The Cambrian Explosion: Burgess Shale Fauna

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The Cambrian Explosion of diversity was first identified by workers reviewing the Burgess shale fossils.

It appeared that in 5-10 million years, ancestors of all but two of living phyla came into being. (The two phyla are Bryozoans, whose fossils can only be dated back to the Ordovician era, and a small creature recently discovered growing on lobster lips.)

With current work on rocks in Russia and Namibia that bracket the boundary, soft-bodied ancestors to some of the Burgess shale fauna have been found. Now the 5-10 million year "explosion" has been revised to a 35-40 million year period of rapid diversification.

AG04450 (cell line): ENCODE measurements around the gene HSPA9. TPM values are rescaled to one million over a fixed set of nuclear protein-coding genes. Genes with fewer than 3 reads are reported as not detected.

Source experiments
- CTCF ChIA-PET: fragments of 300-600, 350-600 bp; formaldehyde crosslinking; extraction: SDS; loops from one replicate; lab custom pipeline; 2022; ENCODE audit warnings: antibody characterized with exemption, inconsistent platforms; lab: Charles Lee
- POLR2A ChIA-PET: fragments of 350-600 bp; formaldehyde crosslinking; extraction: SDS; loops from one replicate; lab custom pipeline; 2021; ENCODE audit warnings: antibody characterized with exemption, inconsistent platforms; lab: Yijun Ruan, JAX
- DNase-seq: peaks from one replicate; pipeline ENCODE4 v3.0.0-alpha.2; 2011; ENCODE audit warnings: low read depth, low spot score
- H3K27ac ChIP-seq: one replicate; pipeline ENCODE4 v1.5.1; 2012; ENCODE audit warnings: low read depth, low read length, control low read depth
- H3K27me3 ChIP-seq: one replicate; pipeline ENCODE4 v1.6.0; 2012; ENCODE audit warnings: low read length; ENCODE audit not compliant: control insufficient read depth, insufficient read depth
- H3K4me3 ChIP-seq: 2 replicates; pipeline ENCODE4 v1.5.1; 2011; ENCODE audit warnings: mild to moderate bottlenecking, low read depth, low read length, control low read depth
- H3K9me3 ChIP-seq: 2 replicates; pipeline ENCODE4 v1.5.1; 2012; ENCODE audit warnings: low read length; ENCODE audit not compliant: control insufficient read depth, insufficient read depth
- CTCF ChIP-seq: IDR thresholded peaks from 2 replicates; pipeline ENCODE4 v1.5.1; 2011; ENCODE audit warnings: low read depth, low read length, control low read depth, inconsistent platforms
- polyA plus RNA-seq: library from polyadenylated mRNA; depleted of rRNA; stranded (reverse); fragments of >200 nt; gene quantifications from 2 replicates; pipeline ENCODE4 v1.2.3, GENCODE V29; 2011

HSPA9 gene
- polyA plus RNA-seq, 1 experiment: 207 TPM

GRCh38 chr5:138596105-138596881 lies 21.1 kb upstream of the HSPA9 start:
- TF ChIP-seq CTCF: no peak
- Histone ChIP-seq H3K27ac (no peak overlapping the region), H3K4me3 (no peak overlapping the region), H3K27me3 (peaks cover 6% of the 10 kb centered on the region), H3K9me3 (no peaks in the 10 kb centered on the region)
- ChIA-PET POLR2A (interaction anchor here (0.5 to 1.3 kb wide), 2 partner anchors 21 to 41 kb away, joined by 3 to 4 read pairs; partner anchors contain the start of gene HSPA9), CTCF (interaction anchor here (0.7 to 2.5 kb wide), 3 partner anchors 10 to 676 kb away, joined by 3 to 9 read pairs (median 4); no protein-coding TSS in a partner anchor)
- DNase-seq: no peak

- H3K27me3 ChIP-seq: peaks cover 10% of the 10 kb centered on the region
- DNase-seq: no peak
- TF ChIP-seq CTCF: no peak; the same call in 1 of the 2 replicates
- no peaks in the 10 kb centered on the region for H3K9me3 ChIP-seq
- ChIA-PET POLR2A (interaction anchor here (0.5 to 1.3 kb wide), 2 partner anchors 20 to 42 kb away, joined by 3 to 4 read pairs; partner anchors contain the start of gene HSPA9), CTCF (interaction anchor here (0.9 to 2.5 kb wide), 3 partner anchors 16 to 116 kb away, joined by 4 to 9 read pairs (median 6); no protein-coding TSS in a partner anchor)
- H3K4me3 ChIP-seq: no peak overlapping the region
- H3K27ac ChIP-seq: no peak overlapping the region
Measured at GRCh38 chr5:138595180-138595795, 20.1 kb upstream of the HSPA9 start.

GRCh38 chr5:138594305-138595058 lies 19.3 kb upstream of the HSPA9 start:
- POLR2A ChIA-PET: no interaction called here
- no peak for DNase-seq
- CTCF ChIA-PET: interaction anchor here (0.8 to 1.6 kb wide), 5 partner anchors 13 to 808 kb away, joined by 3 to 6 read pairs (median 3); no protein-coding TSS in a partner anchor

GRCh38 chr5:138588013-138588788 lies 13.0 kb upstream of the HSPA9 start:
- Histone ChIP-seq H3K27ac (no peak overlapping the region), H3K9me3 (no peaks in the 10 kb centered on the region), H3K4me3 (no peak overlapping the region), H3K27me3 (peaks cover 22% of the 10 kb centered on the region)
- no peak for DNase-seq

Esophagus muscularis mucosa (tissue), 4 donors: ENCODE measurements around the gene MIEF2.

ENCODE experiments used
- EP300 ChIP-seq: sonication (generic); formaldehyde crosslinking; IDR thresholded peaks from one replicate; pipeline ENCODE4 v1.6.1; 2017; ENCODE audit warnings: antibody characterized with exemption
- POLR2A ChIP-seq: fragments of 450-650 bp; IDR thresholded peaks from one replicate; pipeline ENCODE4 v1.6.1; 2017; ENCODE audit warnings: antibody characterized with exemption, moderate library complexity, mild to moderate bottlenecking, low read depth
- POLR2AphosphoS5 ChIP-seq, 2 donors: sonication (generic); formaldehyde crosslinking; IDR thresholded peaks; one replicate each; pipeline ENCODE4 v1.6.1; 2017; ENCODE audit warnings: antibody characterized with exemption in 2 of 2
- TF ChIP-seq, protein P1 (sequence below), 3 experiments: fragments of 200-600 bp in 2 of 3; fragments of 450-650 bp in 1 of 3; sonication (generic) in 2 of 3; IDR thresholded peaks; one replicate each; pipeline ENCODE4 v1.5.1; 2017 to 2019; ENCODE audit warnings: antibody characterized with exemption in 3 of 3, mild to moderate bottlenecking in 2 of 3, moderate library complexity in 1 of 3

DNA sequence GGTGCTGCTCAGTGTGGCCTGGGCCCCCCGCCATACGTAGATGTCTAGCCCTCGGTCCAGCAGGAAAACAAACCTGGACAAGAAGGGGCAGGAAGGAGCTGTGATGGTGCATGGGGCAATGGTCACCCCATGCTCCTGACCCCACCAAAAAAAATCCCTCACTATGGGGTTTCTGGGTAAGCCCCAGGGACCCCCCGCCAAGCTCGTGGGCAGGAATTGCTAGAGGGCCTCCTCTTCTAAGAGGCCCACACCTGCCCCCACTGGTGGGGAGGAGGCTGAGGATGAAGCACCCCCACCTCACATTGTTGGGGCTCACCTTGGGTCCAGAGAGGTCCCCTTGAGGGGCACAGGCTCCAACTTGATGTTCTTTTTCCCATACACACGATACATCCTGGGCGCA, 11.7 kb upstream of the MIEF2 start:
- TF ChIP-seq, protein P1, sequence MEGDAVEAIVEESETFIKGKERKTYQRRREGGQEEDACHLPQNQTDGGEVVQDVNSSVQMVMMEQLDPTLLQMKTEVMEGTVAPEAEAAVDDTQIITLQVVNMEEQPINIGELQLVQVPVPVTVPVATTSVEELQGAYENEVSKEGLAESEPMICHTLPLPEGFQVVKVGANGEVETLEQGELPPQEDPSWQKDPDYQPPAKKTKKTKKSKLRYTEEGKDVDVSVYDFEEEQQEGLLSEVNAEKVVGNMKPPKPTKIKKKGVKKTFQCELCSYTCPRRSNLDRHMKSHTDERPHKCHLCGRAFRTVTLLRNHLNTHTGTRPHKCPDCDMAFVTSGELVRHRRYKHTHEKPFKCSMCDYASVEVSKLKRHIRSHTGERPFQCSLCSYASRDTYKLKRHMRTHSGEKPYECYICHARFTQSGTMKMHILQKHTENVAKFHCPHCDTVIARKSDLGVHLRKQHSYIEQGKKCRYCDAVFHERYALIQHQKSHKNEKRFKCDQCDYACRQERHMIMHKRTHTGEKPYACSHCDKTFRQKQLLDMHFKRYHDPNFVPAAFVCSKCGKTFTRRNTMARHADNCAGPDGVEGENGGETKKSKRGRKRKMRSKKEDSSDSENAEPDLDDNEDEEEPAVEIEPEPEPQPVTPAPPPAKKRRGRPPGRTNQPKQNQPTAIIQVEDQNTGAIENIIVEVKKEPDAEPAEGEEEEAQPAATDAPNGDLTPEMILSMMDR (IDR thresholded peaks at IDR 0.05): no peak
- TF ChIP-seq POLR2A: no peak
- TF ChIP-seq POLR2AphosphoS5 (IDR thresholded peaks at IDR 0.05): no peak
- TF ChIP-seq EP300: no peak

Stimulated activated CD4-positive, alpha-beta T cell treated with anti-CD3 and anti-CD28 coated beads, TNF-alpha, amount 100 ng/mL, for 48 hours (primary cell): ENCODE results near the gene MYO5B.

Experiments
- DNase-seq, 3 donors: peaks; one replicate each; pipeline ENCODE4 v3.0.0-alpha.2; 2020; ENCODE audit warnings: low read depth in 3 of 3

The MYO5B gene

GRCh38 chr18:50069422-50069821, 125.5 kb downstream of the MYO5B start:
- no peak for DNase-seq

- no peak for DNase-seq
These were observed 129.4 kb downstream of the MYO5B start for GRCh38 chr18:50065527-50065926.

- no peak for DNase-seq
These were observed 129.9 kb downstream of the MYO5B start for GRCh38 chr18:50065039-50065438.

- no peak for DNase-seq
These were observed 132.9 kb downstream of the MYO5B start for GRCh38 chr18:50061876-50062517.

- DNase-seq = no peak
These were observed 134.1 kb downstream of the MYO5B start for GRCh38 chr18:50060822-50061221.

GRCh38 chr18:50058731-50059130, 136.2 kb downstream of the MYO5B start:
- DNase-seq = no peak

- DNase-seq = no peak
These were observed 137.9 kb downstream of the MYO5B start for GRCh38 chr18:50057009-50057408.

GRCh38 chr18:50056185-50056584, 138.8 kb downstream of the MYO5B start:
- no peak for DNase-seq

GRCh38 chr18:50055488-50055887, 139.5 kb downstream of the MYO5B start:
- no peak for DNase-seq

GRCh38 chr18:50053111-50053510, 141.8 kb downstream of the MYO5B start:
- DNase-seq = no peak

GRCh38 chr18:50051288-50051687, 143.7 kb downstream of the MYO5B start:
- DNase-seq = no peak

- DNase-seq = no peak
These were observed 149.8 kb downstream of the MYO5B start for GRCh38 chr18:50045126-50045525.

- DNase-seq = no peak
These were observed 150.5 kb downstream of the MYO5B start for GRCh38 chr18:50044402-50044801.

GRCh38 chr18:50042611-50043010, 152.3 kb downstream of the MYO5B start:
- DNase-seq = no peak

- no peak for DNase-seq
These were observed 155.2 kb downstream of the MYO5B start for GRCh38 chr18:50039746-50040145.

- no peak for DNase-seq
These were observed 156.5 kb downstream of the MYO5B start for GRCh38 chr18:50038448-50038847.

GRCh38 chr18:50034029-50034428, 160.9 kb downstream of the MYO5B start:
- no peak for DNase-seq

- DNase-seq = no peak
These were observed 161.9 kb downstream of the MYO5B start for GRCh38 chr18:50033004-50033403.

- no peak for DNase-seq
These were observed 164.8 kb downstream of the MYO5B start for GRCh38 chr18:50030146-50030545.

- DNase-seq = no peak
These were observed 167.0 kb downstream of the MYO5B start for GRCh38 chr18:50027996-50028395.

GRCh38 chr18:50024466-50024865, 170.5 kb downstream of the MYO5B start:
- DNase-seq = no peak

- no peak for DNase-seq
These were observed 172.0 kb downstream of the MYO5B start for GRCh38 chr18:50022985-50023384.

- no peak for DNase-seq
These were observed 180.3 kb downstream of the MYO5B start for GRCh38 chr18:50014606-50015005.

The painting above shows animals from the Changjieng fossil fossil beds. It is an example of a Burgess shale-type community that is younger than the Burgess shale fossil beds (~510 Ma).

Detail of p painting by D.W. Miller from American Scientist, March-April, 1997. Labels added